'Water, power supply should accompany high rise buildings'

Delhi Chief Minister Sheila Dikshit on Tuesday expressed her reservations on allowing high-rise buildings in the Capital, saying availability of power and water should be factored in before going ahead with it.

She said Delhi should not become a claustrophobic city. “It should be an open city. We must have enough water. We must have enough power. There should be escalators that should be functioning. We also have to maintain greens,” Dikshit said while speaking to mediapersons on the sidelines of a workshop organised by NCR Planning Board.

Others present on the occasion were Union Urban Development Minister Kamal Nath, Haryana CM Bhupinder Singh Hooda and Delhi Urban Development Minister A K Walia.

Responding to a media query whether she agrees with Nath’s recent comment that since we can not grow horizontally, we should grow vertically, Dikshit said personally she was not very keen about the idea.

"Personally, I am not very keen on high-rises because Delhi has a very great sense of space. But, yes, in the outer portions of Delhi where there are lot of vacant land and that are no longer being used for agriculture,... agriculture activities are fading out..,
I am sure we can make (buildings there)," the chief minister said.

The Delhi Master Plan 2021 advocates high-rise building, but is presently being reviewed.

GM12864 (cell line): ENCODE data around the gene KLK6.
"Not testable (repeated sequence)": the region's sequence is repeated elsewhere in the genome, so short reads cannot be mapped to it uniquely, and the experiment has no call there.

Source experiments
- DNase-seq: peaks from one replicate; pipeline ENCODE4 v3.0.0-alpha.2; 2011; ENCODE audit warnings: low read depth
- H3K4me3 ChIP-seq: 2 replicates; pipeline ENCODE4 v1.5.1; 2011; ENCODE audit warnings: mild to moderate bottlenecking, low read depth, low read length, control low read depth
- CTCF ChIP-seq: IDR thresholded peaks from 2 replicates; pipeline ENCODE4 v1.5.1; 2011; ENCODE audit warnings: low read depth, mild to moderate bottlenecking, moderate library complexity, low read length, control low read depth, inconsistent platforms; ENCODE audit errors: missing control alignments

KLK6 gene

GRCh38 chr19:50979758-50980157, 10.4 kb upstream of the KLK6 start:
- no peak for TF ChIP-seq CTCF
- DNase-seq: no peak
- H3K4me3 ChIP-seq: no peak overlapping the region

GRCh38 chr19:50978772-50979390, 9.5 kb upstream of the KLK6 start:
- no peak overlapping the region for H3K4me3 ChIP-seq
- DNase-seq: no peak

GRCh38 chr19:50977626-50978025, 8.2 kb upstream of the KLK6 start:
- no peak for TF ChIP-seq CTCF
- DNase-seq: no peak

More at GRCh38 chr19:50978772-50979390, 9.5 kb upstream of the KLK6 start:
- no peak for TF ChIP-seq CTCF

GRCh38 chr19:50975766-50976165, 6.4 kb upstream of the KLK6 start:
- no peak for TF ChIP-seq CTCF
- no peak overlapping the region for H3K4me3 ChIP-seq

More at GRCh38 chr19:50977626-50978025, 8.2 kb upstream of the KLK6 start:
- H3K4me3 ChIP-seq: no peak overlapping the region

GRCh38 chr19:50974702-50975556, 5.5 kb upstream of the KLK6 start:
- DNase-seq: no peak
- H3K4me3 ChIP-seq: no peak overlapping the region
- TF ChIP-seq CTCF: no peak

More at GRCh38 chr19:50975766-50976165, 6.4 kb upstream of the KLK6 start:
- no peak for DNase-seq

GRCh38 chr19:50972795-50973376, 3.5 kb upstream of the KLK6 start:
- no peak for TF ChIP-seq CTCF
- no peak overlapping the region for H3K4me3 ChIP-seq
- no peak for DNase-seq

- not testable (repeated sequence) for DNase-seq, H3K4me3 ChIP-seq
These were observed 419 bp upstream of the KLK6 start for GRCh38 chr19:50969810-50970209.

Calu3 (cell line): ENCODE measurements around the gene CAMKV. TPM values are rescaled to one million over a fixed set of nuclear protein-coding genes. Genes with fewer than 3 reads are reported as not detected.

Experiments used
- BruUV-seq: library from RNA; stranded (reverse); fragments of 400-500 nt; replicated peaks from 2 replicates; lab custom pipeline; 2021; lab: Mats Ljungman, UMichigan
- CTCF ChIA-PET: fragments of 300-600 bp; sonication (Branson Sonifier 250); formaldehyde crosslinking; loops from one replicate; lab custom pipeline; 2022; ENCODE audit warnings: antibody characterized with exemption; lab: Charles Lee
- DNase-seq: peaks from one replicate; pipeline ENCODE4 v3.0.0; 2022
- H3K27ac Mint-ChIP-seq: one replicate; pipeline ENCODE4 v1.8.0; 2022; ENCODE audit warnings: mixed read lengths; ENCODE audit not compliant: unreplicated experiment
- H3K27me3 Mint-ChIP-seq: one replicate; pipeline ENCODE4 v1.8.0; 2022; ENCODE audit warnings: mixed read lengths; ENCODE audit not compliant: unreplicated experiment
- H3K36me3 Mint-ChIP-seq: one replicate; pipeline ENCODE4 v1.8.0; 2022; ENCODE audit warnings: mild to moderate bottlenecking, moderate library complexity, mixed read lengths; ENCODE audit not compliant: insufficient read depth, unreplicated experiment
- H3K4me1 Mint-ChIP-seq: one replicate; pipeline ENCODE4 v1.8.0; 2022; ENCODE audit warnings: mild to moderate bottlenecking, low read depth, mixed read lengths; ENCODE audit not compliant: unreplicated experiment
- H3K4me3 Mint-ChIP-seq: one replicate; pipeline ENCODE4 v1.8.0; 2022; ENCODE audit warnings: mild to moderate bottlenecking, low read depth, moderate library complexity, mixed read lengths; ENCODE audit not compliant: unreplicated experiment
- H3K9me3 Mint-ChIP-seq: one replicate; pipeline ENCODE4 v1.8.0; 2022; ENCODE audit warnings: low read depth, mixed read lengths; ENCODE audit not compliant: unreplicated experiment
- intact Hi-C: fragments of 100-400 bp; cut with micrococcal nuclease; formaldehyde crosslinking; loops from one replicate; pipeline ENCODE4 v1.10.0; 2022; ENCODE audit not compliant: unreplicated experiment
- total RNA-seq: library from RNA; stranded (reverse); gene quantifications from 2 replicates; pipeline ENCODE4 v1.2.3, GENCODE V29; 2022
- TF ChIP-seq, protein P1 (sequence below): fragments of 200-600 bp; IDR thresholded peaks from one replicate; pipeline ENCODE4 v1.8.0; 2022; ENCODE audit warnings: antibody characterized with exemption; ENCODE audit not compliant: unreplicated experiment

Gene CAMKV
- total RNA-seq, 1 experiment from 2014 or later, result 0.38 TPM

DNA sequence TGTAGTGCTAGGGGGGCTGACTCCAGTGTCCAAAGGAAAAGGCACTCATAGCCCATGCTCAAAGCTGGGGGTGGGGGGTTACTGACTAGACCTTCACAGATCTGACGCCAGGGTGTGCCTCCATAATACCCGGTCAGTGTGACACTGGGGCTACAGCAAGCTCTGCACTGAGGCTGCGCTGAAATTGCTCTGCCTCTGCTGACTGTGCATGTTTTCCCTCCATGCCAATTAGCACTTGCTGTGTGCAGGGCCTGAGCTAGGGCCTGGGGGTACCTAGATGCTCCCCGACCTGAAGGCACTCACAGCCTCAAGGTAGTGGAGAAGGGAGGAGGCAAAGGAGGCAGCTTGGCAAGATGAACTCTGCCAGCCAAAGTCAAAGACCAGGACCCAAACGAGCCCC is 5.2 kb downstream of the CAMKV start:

Dikshit stressed on the need of a common economic zone  in order to have a uniform development, resulting in a large number of employment opportunities throughout NCR. “National Capital Region should be a zone of common facilities, otherwise, due to lack of facilities, people from neighbouring regions will keep flocking to Delhi.”

The chief minister also exhorted the NCR Planning Board to facilitate completion of eastern and western peripheral expressways to ensure that heavy-transport vehicles such as trucks, dumpers that are not meant for the city need not pass through Delhi.

“The eastern and western peripheral expressways were envisaged to reduce congestion of traffic in Delhi and for developing areas in Haryana and UP. The Delhi government has agreed to provide 50 per cent initial cost of Rs1,307 crore.

It has already released Rs.653.50 crore, though the response from a neighbouring state has been lukewarm. The project has not been completed in stipulated period, resulting in substantial traffic jams and wastage of fuel,” Dikshit said.

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